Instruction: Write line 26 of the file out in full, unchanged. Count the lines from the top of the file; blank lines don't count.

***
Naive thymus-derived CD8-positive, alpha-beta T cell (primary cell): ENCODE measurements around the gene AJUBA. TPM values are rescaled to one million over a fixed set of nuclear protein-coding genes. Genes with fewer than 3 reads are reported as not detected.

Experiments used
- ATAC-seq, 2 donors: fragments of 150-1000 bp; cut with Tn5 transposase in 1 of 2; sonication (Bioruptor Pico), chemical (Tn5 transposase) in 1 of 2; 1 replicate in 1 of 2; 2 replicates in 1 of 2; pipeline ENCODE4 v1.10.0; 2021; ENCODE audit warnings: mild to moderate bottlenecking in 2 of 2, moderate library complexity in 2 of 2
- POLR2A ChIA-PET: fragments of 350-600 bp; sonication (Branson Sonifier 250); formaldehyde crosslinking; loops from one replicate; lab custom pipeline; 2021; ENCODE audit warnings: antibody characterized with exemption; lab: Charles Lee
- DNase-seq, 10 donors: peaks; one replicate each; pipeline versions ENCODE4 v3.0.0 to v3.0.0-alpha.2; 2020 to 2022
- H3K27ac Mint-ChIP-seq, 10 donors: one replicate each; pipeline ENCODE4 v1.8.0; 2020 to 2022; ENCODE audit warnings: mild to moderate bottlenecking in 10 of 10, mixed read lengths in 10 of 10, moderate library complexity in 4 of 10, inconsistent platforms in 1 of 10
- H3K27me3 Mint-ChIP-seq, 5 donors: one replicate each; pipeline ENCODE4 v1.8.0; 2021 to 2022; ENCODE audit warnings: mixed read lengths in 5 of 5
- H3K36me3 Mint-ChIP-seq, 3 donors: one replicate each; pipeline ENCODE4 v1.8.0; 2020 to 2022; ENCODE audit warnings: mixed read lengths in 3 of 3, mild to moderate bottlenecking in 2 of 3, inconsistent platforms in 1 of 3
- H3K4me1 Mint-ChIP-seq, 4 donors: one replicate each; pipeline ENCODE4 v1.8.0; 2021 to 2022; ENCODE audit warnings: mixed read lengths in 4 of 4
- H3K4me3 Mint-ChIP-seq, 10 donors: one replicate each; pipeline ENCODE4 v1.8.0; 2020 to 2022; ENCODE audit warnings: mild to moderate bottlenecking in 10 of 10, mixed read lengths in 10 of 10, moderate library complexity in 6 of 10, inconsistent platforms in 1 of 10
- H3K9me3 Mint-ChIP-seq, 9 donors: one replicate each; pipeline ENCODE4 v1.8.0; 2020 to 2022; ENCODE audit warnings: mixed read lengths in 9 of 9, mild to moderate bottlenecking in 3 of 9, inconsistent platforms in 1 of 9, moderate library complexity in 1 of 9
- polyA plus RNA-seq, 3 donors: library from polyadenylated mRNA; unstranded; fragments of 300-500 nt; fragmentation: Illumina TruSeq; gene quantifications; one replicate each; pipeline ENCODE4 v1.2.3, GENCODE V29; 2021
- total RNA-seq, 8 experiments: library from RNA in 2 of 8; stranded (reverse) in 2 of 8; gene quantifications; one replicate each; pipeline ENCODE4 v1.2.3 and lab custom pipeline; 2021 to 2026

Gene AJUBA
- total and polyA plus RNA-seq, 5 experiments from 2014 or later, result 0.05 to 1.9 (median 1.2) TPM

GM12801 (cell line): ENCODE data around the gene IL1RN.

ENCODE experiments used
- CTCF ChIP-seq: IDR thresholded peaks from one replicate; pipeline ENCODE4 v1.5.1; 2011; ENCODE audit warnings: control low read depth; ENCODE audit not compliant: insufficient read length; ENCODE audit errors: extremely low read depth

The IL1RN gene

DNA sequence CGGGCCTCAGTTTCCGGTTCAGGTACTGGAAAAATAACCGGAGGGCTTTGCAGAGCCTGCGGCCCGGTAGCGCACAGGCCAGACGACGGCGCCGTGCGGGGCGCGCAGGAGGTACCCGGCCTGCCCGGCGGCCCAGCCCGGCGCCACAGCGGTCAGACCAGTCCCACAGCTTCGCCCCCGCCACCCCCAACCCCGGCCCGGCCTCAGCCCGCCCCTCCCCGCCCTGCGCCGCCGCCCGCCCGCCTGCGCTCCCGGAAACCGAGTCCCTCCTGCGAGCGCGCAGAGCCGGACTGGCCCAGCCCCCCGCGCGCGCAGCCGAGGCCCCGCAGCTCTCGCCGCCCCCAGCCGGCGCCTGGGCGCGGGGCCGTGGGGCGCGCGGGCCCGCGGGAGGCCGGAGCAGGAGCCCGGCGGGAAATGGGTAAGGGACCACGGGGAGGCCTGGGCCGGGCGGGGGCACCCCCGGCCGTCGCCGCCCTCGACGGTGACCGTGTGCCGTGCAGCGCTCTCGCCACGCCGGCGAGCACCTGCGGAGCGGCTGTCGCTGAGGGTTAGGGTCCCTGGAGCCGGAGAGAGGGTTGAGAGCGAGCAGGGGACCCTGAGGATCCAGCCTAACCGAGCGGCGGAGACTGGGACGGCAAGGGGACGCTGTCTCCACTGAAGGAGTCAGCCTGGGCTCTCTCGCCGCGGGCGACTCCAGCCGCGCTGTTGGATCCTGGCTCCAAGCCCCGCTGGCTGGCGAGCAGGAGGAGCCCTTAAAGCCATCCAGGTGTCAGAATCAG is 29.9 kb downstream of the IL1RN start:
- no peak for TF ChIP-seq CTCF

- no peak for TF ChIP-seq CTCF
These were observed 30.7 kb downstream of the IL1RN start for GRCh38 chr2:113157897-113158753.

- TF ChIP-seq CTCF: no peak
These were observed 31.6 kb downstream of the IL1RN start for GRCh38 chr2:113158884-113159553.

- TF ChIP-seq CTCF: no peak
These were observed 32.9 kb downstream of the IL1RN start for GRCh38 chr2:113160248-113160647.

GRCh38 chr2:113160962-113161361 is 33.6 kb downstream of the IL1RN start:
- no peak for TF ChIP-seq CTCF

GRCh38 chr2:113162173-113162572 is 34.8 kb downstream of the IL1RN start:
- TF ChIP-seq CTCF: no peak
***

- TF ChIP-seq CTCF: no peak